Ownership restrictions and implicationsControlling interest
Describe the legal and regulatory limitations regarding the types of entities and individuals that may own a controlling interest in a bank (or non-bank). What constitutes ‘control’ for this purpose?
For the purposes of the Swiss Federal Act on Banks and Savings Banks (the Banking Act), a participation is deemed to be a qualified participation if it amounts to 10 per cent or more of the capital or voting rights of the bank or if the holder of the participation is otherwise in a position to significantly influence the business activities of the bank. In addition, the Swiss Financial Market Supervisory Authority (FINMA) typically requires the disclosure of participations of 5 per cent or more for its assessment of whether or not the requirements of a banking licence are continuously met.
The Banking Act does not set any restrictions on the type of entities or individuals holding a controlling interest in a bank. However, one of the general requirements for a bank to obtain a licence is that individuals or legal entities holding, be it directly or indirectly, a qualified participation in a bank must ensure that their influence has no negative impact on the prudent and reliable business activities of the bank. Therefore, the bank’s shareholders and their activities can be relevant for the granting and the maintenance of a banking licence.
Examples of circumstances where shareholders with a qualified participation may have a negative influence on the bank are a lack of transparency, unclear organisation or financial difficulties of financial conglomerates, or an influence of a criminal organisation on the shareholder. Should FINMA be of the view that the requirements for the banking licence are no longer met because of a shareholder with a qualified participation, it may suspend the voting rights in relation to such a qualified participation or, if appropriate and as a measure of last resort, withdraw the licence, which would trigger a liquidation proceeding.Foreign ownership
Are there any restrictions on foreign ownership of banks (or non-banks)?
If foreign nationals with qualified participations directly or indirectly hold more than half of the voting rights of, or otherwise a controlling influence on, a bank incorporated under Swiss law, the granting of the banking licence is subject to additional requirements. In particular, the corporate name of a foreign-controlled Swiss bank must not indicate or suggest that the bank is controlled by Swiss persons and the jurisdictions where the owners of the qualified participation have their registered office or domicile must grant ‘reciprocity’, which is:
- Swiss residents and Swiss entities must have the possibility to operate a bank in the relevant country; and
- such banks operated by Swiss residents are not subject to more restrictive provisions compared to foreign banks in Switzerland.
The reciprocity requirement is subject to any obligations to the contrary in governmental treaties and is, therefore, not applicable to World Trade Organization member states. Furthermore, FINMA may request that the bank be subject to adequate consolidated supervision by a foreign supervisory authority if the bank forms part of a group active in the financial sector.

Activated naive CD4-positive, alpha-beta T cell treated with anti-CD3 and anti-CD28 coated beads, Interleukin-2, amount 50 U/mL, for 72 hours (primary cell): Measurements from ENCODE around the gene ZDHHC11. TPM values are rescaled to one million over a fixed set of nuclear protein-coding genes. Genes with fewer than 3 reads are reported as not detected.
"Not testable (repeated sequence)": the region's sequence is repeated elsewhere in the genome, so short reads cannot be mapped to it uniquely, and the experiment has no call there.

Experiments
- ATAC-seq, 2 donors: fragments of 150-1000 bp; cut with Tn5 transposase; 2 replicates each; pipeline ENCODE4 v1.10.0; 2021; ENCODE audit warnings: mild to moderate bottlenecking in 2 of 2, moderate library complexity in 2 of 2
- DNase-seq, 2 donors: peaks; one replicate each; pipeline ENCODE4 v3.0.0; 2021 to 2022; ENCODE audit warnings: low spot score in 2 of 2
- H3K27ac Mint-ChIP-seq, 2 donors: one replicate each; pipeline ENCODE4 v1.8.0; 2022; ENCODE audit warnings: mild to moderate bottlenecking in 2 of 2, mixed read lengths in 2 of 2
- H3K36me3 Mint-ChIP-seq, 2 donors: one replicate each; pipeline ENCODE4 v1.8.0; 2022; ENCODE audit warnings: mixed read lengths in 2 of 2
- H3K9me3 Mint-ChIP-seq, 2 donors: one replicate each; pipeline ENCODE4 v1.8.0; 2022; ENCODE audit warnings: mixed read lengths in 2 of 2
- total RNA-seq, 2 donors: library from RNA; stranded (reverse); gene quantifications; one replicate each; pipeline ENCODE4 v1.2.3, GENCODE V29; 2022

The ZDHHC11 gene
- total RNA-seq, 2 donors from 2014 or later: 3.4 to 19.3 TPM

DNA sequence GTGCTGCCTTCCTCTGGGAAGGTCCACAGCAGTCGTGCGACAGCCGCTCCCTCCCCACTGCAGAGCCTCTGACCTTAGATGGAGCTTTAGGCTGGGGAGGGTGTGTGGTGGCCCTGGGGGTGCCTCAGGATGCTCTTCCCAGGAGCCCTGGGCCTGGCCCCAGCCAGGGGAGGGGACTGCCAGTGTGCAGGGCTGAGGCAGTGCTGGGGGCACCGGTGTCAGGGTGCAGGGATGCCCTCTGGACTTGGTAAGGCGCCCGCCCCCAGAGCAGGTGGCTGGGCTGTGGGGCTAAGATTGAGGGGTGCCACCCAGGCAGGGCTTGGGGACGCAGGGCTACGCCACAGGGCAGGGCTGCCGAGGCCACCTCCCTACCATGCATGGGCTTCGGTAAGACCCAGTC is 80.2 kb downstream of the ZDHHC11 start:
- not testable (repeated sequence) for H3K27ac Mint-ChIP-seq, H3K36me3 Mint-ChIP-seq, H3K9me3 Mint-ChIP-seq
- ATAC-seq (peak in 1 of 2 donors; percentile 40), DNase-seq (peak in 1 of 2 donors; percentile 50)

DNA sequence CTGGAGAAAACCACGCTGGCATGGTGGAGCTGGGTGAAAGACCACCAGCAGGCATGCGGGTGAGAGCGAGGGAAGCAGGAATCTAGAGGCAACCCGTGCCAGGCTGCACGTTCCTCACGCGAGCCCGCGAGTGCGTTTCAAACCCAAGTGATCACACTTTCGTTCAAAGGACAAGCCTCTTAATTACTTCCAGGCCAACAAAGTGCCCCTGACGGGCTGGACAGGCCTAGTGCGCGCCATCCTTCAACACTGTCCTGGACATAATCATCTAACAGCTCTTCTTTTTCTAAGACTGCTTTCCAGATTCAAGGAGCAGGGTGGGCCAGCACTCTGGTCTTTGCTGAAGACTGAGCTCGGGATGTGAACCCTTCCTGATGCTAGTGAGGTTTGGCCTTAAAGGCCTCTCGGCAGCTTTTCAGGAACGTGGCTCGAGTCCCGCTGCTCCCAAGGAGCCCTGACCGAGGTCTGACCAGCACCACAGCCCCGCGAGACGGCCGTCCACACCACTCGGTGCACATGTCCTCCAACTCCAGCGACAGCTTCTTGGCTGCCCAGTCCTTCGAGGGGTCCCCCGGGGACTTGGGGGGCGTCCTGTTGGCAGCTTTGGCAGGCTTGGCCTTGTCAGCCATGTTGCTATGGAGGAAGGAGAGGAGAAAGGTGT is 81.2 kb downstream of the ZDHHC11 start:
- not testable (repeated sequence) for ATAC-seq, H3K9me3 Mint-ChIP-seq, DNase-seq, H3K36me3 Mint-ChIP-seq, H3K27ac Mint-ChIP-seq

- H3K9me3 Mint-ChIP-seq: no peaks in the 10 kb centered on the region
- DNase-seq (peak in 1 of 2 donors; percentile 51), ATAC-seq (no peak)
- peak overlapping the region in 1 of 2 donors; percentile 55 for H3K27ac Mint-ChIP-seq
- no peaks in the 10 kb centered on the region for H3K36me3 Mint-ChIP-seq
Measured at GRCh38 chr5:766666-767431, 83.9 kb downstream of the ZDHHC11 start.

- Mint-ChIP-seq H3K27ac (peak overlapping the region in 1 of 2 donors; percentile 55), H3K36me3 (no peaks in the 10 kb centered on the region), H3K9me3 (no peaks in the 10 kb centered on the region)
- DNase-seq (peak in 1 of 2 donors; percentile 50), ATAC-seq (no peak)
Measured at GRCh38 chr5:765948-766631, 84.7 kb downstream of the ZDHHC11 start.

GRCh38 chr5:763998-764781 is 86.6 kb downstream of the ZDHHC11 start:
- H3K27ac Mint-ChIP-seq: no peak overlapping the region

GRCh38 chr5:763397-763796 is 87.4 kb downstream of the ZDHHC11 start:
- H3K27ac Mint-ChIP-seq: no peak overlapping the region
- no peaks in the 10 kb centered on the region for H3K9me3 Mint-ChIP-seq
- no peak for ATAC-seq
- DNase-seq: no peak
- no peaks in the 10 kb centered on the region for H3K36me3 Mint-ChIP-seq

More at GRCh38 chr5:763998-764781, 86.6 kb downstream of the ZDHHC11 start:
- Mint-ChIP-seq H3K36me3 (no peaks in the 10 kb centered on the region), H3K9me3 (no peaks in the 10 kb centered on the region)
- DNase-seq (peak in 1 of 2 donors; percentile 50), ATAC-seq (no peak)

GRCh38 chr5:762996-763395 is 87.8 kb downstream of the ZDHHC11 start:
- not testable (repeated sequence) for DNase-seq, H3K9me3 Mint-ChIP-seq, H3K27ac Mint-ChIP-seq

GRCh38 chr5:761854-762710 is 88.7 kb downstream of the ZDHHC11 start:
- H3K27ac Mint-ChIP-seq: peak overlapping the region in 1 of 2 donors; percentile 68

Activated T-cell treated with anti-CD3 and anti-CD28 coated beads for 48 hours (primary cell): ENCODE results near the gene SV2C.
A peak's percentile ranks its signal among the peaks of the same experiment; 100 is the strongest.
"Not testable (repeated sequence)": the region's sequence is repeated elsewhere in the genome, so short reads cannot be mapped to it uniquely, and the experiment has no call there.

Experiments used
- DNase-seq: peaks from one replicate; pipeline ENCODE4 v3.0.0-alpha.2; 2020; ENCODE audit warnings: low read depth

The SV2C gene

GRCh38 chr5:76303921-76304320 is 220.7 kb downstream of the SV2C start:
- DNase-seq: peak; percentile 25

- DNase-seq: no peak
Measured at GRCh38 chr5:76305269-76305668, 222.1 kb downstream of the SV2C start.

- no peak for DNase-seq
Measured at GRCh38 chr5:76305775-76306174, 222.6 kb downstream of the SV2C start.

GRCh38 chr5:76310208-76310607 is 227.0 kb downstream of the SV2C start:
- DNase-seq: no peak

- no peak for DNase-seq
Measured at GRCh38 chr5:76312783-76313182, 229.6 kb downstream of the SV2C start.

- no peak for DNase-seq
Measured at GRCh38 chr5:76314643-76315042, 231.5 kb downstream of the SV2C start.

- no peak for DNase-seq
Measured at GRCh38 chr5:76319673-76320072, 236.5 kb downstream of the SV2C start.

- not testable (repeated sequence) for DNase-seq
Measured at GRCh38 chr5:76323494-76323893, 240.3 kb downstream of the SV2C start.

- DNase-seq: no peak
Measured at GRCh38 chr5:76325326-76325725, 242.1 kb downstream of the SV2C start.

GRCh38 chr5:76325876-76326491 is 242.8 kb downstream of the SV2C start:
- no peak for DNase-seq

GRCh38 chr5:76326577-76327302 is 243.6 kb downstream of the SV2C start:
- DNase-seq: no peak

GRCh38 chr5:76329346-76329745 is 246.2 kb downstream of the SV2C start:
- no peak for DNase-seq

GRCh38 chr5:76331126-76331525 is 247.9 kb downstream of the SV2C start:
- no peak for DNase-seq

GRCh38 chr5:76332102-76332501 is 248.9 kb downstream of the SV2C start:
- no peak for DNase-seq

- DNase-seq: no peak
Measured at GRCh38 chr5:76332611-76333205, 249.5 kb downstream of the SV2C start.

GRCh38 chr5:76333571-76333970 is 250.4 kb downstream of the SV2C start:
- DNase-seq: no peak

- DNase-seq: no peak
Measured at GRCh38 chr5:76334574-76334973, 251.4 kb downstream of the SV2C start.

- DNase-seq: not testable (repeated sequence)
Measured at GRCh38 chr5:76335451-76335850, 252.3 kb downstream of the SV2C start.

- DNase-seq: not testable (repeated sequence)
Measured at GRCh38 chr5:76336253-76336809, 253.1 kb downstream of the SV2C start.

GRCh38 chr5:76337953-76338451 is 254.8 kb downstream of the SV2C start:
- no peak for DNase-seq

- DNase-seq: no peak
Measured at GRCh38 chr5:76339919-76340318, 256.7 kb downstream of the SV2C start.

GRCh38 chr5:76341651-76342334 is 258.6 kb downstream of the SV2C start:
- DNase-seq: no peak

If a bank incorporated under Swiss law becomes foreign controlled as described above or if, in the case of a foreign-controlled bank, the foreign holders of a direct or indirect qualified participation in the Swiss bank change, a new special licence for foreign-controlled banks must be obtained prior to such event. For the purposes of the Banking Act, a foreigner is:
- an individual who is not a Swiss citizen and has no permanent residence permit for Switzerland; or
- a legal entity or partnership that has its registered office outside Switzerland or, if its registered office is in Switzerland, is controlled by individuals as defined above.
Implications and responsibilities
What are the legal and regulatory implications for entities that control banks?
There are no restrictions as to the business activities of the entities holding qualified participations in a bank, provided that the conditions for the granting and maintenance of the licence are complied with. Generally, transactions between the (controlling) shareholders of a bank and the bank itself may be subject to specific requirements (eg, the granting of loans to significant shareholders must be in compliance with generally recognised banking principles).
What are the legal and regulatory duties and responsibilities of an entity or individual that controls a bank?
Each controlling shareholder has the duty to give notification of the acquisition or disposal of a qualified participation, as well as of its participation reaching, exceeding or falling below certain thresholds. Further, the holder of a qualified participation must not negatively influence the prudent and reliable business activities of the bank, as doing so may cause the bank to lose its licence.
In cases where justified concerns exist that a bank is over-indebted, no longer complies with the capital adequacy rules or has serious liquidity problems, FINMA may order certain protective measures and the establishment of a recapitalisation plan. Under a recapitalisation plan, the rights of creditors and shareholders may be impaired.
What are the implications for a controlling entity or individual in the event that a bank becomes insolvent?